4 Minutes To Read

Myanmar’s Military Coup and the Burmese Abroad

4 Minutes To Read

Chit (a pseudonym) reflects on the military coup as part of the Burmese diaspora.

Nothing is more wonderful than the art of being free, but nothing is harder to learn how to use than freedom.

Alexis de Tocqueville, Democracy in America. New York: G. Dearborn & Co, 1838.
Featured image from Wikimedia

I was forced to ponder upon this statement by Alexis de Tocqueville in Democracy in America over the last couple of days.

I hail from Burma, but I spent my teen years in the United States, with frequent visits back to my motherland. My attachment to this beautiful country has always been conflicted. Myanmar is a country whose nationalism is deeply embedded in ethnocentrism and religious purity, specifically Buddhism. In Burma, I was often treated as an outsider during my childhood years due to my different physical features and my religion. I was born to an Indian Burmese mother and an Afghan Burmese father. The Burmese genes decided to skip my brother and me, in contrast to most of our Burmese peers. When the Rohingya crisis was at its apotheosis, I became ashamed of my Burmese identity. When my American peers asked, I refrained from revealing my Burmese nationality as it was now an identity associated with mass murder. My connection to the country seemed dimmer each day.

Amidst my internal identity crisis, subconsciously, I was proud of the growth in the socio-economic status of the lower-class citizens after economic and political reforms in 2011.  I closely followed the country’s progress and even considered returning to Yangon to positively utilize my American education towards societal advancements. Although I spent many years harboring mixed feelings towards Burma, feeling like an outsider in comparison to fellow Burmese, I still care deeply about the country. I hoped to contribute to Myanmar’s future one day.

Today, I am outside of Myanmar, feeling helpless as I witness the Burmese military take apart the country’s fragile but hard-won democracy. The vigor and participation of millions of citizens on the street recharges me and motivates me to raise my own voice. The social media campaigns initiated by Burmese youth have been raising awareness about democracy in a way that surpasses the 1988 uprisings. The strategic planning and coordination that “Generation Z” has exhibited is one for the books that was only achievable through compassion towards one another. The generous nature of Burmese culture is still visible even in the height of adversity. This is evident by how protesters are donating meals, sharing network access, and providing of free services ranging from medical to transportation.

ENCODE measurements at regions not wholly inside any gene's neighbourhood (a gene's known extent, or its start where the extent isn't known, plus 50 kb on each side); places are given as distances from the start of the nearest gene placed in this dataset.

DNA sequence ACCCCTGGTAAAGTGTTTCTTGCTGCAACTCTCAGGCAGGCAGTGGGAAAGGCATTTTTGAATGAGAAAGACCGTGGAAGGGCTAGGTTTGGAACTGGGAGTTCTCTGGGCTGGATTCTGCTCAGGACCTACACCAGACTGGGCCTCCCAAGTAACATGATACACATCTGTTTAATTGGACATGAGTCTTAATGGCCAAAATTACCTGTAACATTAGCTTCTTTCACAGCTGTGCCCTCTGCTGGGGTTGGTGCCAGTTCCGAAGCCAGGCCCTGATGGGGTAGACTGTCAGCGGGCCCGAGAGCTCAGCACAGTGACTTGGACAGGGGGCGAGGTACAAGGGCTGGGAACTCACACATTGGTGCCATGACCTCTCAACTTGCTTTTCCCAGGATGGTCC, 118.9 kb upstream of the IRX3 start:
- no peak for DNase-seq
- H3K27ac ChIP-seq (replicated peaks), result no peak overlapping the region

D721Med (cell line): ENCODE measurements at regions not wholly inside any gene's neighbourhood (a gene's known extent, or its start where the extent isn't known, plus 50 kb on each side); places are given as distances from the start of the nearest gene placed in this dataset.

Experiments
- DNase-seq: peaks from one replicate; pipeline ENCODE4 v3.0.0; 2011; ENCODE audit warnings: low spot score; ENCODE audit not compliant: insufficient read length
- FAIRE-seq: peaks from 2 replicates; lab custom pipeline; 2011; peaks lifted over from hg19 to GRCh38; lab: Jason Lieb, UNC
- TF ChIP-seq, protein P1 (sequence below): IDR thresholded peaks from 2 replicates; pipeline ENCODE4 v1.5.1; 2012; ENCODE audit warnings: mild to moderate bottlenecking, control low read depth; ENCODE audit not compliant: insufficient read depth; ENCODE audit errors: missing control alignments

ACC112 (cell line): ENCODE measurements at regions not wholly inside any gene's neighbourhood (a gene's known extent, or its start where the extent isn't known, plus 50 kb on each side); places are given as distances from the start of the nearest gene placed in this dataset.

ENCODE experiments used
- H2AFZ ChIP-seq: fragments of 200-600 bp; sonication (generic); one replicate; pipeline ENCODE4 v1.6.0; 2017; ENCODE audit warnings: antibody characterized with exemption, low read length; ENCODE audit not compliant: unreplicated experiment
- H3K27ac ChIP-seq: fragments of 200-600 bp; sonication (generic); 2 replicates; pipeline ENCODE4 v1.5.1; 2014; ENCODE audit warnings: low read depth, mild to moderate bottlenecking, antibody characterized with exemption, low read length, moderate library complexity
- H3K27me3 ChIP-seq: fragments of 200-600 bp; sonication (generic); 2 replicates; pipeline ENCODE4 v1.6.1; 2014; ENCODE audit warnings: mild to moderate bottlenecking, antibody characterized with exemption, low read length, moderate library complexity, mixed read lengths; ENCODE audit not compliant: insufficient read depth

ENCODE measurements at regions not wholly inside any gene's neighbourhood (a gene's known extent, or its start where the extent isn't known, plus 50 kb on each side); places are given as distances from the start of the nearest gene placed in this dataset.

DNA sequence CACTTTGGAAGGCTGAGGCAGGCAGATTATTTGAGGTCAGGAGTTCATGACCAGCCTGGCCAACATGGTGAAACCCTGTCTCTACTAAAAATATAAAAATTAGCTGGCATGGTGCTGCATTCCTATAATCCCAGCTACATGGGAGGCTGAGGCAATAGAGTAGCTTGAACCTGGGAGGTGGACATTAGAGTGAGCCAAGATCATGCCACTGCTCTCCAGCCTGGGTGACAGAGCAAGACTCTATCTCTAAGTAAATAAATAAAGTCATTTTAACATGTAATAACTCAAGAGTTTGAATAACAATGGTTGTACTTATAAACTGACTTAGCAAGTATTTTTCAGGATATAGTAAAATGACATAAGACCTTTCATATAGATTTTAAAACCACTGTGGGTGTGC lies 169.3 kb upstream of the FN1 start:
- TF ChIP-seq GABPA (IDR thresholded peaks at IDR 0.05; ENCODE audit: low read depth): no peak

I also see that the hopes and faith that the country’s people vested in the international community is still strong, even though the international community has implemented very few effective measures. Economic sanctions will merely be a scratch for Burma’s military regime as long as China remains influential in Myanmar. Now, one month since the coup, citizens participating in the civil disobedience movement are getting detained each day by the military. Peaceful protesters are subject to the bullets of power-hungry military personnel and many precious lives with bright futures have been usurped. I am inspired by the youth but doubtful that the international community, particularly Western countries, can do much to depose the military.

Social media is a powerful revolutionary force in the 21st century. I have shared a few posts with hashtags indicating my defiance to the military coup. I have no fear of counterattack from the military as I write this article in my safe space in the United States. However, I remain anxious about my remaining family members in Myanmar. With the increasing intensity of the oppression, my dilemma continues to grow. I dread the day on which my voice causes my family pain. I don’t put it past the Myanmar’s military to detain my family members because of my participation in protests abroad.

Even in the possession of constitutionally preserved freedom of speech, I still find myself being restricted. What good is a voice if I cannot use it to sing away the pains of my people? Yes, I might have an identity crisis that resulted from my mixed background, but I still wear my Burmese name proudly. I have an attachment to my homeland but also freedom, although as Toqueville says, I wonder how best to use it.

Every Burmese abroad, even with only a seed of attachment in our hearts for this magnificent land, we owe it to ourselves to take advantage of the freedom we have. Let us fulfil our responsibilities by remaining as the voices of our brothers and sisters when they lose theirs, as Burmese Americans, Burmese Indians, Burmese British, or many other identities in conjunction with the Burmese identity. Let us use our social media platforms to raise awareness amongst our non-Burmese communities. Let us get out on the streets, peacefully protesting in front of powerful international bodies. Let us stand in solidarity with our Golden Land’s citizens. Let us be a miniscule part of history. 

Chit is a pseudonym for the love the author has for their country. Chit has completed their education in the US and is based in the US. Chit has been researching the geopolitical competition between China and the US in the South East Asia region for several years.